External Environment Analysis of Coca-Cola
Both companies have invested hundreds of millions of dollars over the years to create brand loyalty, and both have made huge strides around the world, gaining millions of new customers outside of the United States. (Manta, Inc. , 2012) Most new entrants would find it difficult to provide significant enough margins to retailers. If a new entrant began gaining ground, Coca-Cola could simply raise margins enough to buy all of the available shelf space until the new entrant was out of business.
If the product were viable enough, Coca-Cola has more than enough financial means to purchase the newcomer and the rights to its product line. Bargaining Power of Suppliers (low threat): There are a large number of suppliers for the ingredients that go into Coca-Cola’s products, and those commodities are inexpensive. Coloring, sugar, high-fructose corn syrup, caramel color, vanilla, lime extract and most of the other ingredients are readily available from several large suppliers.
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The one exception to this is the artificial sweeteners that go into most of the diet products; these are available from only a few suppliers and this gives them more leverage than distributors of the other ingredients. (Sheth & Sisodia, 2002) (Manta, Inc. , 2012) Although the ingredients themselves are extremely important to Coca-Cola’s secret formula, ingredient substitutes are easy to come by because of the similarity of the raw materials, and the switching cost would be fairly low if Coca-Cola decided to change suppliers.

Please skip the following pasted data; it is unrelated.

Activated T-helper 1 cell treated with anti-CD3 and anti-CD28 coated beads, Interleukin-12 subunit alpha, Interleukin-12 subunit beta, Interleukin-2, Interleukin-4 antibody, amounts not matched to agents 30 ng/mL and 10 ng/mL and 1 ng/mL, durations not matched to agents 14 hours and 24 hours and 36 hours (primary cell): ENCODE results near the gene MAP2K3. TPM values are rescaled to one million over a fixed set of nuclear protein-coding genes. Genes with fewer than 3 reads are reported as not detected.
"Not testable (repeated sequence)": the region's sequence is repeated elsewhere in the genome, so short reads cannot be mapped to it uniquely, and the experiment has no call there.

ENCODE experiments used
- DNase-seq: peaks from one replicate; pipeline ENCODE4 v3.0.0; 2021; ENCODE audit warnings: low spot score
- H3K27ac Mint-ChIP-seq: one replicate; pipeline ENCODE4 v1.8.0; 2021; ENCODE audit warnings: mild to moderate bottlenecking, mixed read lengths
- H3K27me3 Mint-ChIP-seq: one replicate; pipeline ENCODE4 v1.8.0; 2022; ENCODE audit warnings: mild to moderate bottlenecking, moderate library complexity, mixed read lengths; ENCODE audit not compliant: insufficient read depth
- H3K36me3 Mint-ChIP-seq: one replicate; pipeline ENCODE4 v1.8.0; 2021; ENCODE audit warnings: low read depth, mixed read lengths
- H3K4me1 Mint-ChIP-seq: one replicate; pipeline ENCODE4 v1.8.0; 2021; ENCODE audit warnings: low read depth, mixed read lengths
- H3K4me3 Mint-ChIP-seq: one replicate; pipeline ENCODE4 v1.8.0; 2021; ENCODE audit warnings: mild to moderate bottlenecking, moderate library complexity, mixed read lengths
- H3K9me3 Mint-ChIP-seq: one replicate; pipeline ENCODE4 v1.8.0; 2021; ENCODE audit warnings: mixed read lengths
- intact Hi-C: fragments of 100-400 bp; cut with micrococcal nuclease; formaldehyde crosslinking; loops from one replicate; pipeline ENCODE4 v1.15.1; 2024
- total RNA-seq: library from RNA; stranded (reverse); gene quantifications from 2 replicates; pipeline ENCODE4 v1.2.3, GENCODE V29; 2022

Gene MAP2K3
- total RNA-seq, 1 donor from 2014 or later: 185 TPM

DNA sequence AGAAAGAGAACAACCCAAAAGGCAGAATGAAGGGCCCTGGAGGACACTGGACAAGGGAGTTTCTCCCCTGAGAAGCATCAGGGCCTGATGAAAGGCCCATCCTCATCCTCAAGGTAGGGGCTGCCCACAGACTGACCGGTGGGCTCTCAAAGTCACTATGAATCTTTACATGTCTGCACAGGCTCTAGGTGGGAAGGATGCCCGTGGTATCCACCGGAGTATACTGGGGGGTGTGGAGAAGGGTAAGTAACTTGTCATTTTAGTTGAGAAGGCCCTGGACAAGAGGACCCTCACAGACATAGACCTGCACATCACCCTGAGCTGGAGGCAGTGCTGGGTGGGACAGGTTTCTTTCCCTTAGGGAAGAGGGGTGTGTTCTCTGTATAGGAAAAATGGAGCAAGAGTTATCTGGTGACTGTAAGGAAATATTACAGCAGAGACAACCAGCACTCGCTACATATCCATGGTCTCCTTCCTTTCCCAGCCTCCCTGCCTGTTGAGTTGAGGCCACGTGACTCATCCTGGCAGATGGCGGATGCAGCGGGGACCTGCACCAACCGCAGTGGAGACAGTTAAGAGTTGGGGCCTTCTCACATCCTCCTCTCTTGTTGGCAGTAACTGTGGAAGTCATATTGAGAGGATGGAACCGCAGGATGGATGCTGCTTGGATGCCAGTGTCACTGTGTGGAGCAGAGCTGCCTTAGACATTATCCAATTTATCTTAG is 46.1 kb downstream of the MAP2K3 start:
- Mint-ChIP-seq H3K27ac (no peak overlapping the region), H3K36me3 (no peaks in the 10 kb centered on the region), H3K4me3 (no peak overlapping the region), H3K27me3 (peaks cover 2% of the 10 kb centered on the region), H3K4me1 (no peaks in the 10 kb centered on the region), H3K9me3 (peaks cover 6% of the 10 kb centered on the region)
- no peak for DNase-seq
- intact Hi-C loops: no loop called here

Coca-Cola’s business is very important to the suppliers because of the extremely large volume of product that Coca-Cola purchases; therefore, most of the suppliers have no real leverage. (Merrett, 2008) Bargaining Power of Customers (low threat): Coca-Cola utilizes authorized bottlers who purchase concentrated formulas in very high volumes, but since the Company is usually the largest or the only customer of these bottlers, their margins are quite high. These customers have very little bargaining power. (Gaudet, 2009)